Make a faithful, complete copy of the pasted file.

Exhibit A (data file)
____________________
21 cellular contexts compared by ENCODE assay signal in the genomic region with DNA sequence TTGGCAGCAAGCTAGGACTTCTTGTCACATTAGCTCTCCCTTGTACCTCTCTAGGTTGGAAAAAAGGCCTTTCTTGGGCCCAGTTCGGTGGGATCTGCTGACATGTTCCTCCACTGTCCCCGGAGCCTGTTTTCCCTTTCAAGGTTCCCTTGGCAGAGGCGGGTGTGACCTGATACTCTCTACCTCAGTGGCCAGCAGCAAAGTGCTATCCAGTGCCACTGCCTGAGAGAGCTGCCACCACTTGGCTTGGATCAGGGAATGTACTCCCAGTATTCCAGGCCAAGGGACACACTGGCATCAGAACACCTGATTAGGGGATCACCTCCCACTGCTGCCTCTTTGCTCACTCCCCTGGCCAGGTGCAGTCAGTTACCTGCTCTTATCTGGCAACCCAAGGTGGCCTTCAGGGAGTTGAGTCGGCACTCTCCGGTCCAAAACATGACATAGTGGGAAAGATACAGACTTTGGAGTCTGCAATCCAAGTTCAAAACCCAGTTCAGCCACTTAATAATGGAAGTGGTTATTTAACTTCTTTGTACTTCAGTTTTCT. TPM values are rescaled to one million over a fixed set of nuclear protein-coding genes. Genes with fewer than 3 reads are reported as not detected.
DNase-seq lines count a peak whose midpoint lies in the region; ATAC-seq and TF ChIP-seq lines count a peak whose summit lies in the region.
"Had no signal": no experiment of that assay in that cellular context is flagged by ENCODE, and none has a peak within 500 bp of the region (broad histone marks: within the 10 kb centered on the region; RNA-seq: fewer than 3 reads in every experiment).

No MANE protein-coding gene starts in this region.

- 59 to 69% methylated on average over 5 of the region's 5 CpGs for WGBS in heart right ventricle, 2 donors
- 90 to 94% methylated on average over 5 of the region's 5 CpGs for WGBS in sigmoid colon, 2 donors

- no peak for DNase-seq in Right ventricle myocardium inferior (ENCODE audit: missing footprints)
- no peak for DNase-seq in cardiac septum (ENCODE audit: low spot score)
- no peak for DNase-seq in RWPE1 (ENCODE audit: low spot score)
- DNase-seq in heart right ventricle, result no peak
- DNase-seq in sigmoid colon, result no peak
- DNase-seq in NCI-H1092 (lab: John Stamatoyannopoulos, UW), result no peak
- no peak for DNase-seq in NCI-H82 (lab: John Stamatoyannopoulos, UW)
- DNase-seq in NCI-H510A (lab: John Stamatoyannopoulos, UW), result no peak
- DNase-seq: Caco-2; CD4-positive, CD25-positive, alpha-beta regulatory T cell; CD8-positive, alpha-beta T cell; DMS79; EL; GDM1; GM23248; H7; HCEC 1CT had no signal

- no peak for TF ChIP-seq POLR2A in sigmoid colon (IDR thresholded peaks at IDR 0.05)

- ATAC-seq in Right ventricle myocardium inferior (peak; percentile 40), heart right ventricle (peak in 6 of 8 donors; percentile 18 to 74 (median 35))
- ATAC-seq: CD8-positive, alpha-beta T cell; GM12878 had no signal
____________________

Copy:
21 cellular contexts compared by ENCODE assay signal in the genomic region with DNA sequence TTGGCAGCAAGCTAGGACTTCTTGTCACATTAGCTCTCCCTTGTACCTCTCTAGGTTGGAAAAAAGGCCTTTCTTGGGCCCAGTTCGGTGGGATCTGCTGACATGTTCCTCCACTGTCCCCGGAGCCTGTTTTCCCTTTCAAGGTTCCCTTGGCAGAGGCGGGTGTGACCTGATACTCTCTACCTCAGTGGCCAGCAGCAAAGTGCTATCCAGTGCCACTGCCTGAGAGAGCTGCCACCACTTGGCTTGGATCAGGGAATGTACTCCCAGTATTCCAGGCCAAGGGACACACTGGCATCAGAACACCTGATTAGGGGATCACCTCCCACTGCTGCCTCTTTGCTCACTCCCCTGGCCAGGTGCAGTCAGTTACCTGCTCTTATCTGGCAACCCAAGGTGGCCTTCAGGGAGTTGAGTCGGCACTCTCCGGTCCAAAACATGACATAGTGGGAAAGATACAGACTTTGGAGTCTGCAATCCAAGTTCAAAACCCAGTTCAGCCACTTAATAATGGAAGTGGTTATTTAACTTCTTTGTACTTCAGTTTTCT. TPM values are rescaled to one million over a fixed set of nuclear protein-coding genes. Genes with fewer than 3 reads are reported as not detected.
DNase-seq lines count a peak whose midpoint lies in the region; ATAC-seq and TF ChIP-seq lines count a peak whose summit lies in the region.
"Had no signal": no experiment of that assay in that cellular context is flagged by ENCODE, and none has a peak within 500 bp of the region (broad histone marks: within the 10 kb centered on the region; RNA-seq: fewer than 3 reads in every experiment).

No MANE protein-coding gene starts in this region.

- 59 to 69% methylated on average over 5 of the region's 5 CpGs for WGBS in heart right ventricle, 2 donors
- 90 to 94% methylated on average over 5 of the region's 5 CpGs for WGBS in sigmoid colon, 2 donors

- no peak for DNase-seq in Right ventricle myocardium inferior (ENCODE audit: missing footprints)
- no peak for DNase-seq in cardiac septum (ENCODE audit: low spot score)
- no peak for DNase-seq in RWPE1 (ENCODE audit: low spot score)
- DNase-seq in heart right ventricle, result no peak
- DNase-seq in sigmoid colon, result no peak
- DNase-seq in NCI-H1092 (lab: John Stamatoyannopoulos, UW), result no peak
- no peak for DNase-seq in NCI-H82 (lab: John Stamatoyannopoulos, UW)
- DNase-seq in NCI-H510A (lab: John Stamatoyannopoulos, UW), result no peak
- DNase-seq: Caco-2; CD4-positive, CD25-positive, alpha-beta regulatory T cell; CD8-positive, alpha-beta T cell; DMS79; EL; GDM1; GM23248; H7; HCEC 1CT had no signal

- no peak for TF ChIP-seq POLR2A in sigmoid colon (IDR thresholded peaks at IDR 0.05)

- ATAC-seq in Right ventricle myocardium inferior (peak; percentile 40), heart right ventricle (peak in 6 of 8 donors; percentile 18 to 74 (median 35))
- ATAC-seq: CD8-positive, alpha-beta T cell; GM12878 had no signal